Unless otherwise defined, all terms (including technical and scientific terms) used herein have the same meaning as commonly understood by one of ordinary skill in the art to which this invention belongs. It will be further understood that terms, such as those defined in commonly used dictionaries, should be interpreted as having a meaning that is consistent with their meaning in the context of the specification and relevant art and should not be interpreted in an idealized or overly formal sense unless expressly so defined herein. Well-known functions or constructions may not be described in detail for brevity and/or clarity.
It will be understood that, although the terms first, second, etc. may be used herein to describe various elements, components, regions, layers and/or sections, these elements, components, regions, layers and/or sections should not be limited by these terms. These terms are only used to distinguish one element, component, region, layer or section from another region, layer or section. Thus, a first element, component, region, layer or section discussed below could be termed a second element, component, region, layer or section without departing from the teachings of the present invention. The sequence of operations (or steps) is not limited to the order presented in the claims or figures unless specifically indicated otherwise.
The term “Direct Volume Rendering” or DVR is well known to those of skill in the art. DVR comprises electronically rendering a medical image directly from volumetric data sets to thereby display visualizations of target regions of the body, which can include color as well as internal structures, using volumetric and/or 3-D data. In contrast to conventional iso-surface graphic constructs, DVR does not require the use of intermediate graphic constructs (such as polygons or triangles) to represent objects, surfaces and/or boundaries. However, DVR can use mathematical models to classify certain structures and can use graphic constructs.
Also, although embodiments of the present invention are directed to DVR of medical images, other 3-D image generation techniques and other 3-D image data may also be used. That is, the 3-D images with respective visual characteristics or features may be generated differently when using non-DVR techniques.
The term “automatically” means that the operation can be substantially, and typically entirely, carried out without human or manual input, and is typically programmatically directed or carried out. The term “electronically” includes both wireless and wired connections between components.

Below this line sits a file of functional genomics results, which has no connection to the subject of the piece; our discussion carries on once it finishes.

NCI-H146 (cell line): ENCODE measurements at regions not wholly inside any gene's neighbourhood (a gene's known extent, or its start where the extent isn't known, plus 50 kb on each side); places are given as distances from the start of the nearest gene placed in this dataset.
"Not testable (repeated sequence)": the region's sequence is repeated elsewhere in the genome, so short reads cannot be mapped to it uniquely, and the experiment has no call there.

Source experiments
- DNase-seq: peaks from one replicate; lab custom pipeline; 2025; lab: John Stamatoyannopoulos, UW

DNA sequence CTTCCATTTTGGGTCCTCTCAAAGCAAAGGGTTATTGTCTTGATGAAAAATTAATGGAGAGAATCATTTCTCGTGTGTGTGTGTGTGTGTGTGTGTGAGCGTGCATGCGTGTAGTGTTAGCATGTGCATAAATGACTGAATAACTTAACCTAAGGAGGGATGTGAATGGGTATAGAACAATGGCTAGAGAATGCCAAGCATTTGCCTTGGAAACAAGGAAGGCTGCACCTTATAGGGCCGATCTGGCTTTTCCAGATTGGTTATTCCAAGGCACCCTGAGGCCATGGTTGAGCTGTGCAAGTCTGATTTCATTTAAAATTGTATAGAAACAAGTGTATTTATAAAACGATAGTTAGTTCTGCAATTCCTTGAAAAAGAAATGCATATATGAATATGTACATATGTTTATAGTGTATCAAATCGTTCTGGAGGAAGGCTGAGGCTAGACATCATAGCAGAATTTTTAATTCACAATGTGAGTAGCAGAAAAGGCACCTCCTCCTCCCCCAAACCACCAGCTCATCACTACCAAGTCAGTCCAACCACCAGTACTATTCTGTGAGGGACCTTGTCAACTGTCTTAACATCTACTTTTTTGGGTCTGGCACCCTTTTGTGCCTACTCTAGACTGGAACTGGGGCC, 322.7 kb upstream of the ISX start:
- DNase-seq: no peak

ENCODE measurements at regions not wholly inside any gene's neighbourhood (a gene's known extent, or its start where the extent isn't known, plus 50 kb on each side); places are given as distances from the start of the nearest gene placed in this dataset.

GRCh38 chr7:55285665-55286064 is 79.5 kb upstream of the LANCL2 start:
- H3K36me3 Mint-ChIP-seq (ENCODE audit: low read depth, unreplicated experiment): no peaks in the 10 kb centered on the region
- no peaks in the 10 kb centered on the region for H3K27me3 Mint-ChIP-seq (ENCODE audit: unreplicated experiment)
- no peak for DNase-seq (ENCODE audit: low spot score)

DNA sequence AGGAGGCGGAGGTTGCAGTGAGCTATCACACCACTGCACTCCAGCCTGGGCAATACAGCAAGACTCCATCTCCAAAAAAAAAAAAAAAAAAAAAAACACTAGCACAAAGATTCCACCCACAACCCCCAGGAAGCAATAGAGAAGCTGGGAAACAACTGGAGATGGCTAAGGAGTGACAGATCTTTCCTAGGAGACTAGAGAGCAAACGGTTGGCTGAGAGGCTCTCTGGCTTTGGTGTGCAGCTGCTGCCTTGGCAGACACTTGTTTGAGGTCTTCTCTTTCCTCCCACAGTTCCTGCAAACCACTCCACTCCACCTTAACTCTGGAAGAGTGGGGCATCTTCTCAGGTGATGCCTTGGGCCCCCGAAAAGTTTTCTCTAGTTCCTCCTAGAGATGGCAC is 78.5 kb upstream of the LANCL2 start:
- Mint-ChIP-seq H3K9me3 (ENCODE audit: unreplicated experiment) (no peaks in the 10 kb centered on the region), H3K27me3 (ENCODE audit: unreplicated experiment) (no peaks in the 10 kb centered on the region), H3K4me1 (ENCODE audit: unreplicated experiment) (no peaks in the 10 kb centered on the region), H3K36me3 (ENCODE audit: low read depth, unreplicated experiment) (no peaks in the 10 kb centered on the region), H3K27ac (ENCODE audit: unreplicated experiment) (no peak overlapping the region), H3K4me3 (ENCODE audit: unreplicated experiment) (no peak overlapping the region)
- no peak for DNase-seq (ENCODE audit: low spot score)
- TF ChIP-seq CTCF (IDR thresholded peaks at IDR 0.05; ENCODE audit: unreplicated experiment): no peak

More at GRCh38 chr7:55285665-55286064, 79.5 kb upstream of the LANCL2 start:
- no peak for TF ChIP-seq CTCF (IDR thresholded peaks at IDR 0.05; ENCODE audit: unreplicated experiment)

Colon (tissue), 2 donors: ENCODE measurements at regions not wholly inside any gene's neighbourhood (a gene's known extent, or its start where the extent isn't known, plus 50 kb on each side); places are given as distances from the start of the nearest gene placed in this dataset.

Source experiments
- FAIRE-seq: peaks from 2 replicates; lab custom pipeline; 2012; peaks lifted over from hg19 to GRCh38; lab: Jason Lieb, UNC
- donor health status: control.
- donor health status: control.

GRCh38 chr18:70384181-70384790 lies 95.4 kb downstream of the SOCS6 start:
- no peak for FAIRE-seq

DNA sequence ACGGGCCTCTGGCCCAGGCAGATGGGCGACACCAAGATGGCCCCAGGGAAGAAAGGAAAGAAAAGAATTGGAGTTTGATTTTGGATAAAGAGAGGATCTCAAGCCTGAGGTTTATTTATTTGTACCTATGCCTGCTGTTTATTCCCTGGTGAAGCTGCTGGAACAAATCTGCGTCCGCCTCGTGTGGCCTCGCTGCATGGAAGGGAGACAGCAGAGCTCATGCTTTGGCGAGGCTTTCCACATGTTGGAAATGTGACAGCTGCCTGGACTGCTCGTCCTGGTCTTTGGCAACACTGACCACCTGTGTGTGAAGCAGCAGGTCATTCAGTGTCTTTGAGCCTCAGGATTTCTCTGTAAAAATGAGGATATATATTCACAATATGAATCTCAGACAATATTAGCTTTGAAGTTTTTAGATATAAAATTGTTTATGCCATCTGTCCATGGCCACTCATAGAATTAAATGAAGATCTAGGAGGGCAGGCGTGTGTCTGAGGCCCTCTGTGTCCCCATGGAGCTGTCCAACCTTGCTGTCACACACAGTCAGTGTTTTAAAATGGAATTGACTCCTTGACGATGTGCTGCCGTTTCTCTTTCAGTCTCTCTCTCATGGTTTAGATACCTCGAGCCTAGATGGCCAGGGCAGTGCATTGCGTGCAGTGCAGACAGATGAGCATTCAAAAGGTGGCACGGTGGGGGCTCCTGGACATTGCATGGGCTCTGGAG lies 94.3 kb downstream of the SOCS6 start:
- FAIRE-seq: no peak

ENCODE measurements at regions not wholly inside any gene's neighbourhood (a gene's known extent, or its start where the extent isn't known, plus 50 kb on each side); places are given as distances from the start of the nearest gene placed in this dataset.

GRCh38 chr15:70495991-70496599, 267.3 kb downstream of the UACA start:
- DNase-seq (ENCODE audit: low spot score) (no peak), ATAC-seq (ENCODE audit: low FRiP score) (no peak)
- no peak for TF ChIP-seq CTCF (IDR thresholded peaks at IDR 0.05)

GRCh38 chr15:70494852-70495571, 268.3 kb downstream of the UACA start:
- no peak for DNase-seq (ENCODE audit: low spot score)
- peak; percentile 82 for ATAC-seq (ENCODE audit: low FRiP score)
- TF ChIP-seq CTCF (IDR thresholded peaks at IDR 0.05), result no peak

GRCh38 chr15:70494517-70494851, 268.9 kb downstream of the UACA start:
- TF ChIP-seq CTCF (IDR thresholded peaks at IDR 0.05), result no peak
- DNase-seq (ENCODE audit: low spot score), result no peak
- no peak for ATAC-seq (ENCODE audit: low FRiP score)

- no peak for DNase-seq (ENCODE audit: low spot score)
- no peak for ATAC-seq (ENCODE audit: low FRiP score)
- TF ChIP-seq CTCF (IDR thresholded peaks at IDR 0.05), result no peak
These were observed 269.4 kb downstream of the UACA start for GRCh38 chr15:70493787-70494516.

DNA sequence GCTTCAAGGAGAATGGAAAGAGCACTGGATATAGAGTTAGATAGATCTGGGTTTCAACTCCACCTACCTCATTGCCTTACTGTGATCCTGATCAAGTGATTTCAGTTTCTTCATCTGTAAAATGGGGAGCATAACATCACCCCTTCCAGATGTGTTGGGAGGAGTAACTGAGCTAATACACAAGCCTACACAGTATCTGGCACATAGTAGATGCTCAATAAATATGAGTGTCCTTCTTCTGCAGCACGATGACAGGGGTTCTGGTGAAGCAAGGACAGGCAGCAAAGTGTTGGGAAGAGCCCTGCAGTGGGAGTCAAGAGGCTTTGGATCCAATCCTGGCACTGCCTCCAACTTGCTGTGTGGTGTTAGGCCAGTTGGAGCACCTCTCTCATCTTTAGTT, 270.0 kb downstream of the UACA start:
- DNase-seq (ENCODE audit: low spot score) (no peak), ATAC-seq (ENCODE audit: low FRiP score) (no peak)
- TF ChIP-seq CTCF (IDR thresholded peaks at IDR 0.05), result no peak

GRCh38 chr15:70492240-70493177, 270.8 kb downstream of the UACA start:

The term “clinician” means physician, radiologist, physicist, or other medical personnel desiring to review medical data of a patient. The term “tissue” means blood, cells, bone and the like. “Distinct or different tissue” or “distinct or different material” means tissue or material with dissimilar density or other structural or physically characteristic. For example, in medical images, different or distinct tissue or material can refer to tissue having biophysical characteristics different from other (local) tissue. Thus, a blood vessel and spongy bone may have overlapping intensity but are distinct tissue. In another example, a contrast agent can make tissue have a different density or appearance from blood or other tissue.
The term “transfer function” means a mathematical conversion of volume data to image data that typically applies one or more of color, opacity, intensity, contrast and brightness. The transfer function is usually connected to the intensity scale rather than spatial regions in the volume. See also, co-pending, co-assigned U.S. patent application Ser. No. 11137160, entitled, Automated Medical Image Visualization Using Volume Rendering with Local Histograms, and Ljung et al., Transfer Function Based Adaptive Decompression for Volume Rendering of Large Medical Data Sets, Proceedings IEEE Volume Visualization and Graphics Symposium (2004), pp. 25-32, the contents of which are hereby incorporated by reference as if recited in full herein.
The term “synchronization” and derivatives thereof means that the same operation is applied to two or more views generally, if not substantially or totally, concurrently. Synchronization is different from registration, where two volumes are merely aligned. The synchronization operation can be carried out between at least two different 3-D images, where an operation on a first image is automatically synchronized (applied) to the second image. It is noted that there can be any number of views in a synch group. Further, the synchronization does not require a static “master-slave” relationship between the images. For example, if an operation on image 1 is synched to image 2, then an operation on image 2 can also be synched to image 1 as well. In addition, in some embodiments, there can be several synch groups defined, and the synch operation can be applied across all groups, between defined groups, or within a single group, at the same time. For example, a display can have three groups of 3-D images, each group including two or more 3-D images, and the synch operation can be applied to images within a single group based on a change to one of the 3-D images in that group. Alternatively, the synch may be applied to images in other groups as well as to images within the group that the changed image belongs.